still in great demand. The High Almaine or German horse was, perhaps, the most highly prized breed for this purpose. He was strongly made, according to Blundeville, "and therefore more meet for the shock than to pass a carrierre, or to make a swift manage, because they be very gross and heavy." The Flanders horse was also desirable, which was like the other, "saving that for the most part he is of a greater stature and more puissant. The mares also of Flanders be of a great stature, strong, long, large, fair, and fruitful, and beside that will endure great labour." Of the Neapolitan horse Blundeville says, "In mine opinion, their gentle nature and docility, their comely shape, their strength, their courage, their sure footmanship, their well reining, their lofty pace, their clean trotting, their strong galloping, and their swift running well considered (all which things they have in manner by nature) they excel numbers of other races, even so far as the fair greyhounds the foul mastif curs." With the complete disuse of armour disappeared the demand for the "great" horse, yet he was not doomed to extinction, for his descendent is the draft horse of to-day.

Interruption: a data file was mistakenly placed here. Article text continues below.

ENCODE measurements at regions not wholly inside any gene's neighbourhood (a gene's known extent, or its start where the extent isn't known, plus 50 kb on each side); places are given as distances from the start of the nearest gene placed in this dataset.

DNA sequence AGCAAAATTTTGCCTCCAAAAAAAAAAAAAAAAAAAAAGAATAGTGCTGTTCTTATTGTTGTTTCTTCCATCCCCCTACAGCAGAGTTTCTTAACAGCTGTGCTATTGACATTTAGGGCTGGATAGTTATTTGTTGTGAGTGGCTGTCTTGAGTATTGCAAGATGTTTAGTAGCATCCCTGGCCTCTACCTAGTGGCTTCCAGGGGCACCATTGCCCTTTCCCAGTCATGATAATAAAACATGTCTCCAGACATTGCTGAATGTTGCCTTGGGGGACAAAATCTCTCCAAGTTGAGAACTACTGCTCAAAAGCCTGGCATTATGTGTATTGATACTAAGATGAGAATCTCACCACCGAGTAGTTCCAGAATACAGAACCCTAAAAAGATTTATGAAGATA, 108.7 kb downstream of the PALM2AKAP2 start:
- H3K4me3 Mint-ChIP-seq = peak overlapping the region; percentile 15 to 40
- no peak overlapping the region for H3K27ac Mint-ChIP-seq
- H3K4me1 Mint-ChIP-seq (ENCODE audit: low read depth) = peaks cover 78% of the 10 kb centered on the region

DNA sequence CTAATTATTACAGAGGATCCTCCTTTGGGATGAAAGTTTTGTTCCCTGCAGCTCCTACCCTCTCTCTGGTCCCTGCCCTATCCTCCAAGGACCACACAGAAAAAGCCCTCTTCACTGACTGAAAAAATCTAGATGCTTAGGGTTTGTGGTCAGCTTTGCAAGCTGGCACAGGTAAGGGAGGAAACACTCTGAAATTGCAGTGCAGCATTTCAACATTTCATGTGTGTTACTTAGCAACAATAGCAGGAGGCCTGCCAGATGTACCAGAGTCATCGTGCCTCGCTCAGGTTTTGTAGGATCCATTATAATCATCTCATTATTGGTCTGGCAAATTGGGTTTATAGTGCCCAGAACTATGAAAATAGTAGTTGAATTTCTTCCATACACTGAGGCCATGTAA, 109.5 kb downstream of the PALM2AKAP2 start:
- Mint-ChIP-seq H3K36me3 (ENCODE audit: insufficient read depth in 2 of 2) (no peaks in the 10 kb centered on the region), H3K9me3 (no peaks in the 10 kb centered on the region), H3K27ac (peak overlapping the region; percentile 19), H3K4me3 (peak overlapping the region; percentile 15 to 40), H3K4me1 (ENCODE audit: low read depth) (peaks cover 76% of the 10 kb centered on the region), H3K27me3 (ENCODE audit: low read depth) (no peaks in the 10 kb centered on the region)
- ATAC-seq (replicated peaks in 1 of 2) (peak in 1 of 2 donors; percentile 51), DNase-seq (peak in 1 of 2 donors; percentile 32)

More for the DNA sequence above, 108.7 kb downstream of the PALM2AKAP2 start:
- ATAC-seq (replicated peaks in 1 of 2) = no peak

The horse of next importance was the roadster. The proper animal for the purpose in those days was not a trotter, but an ambler. This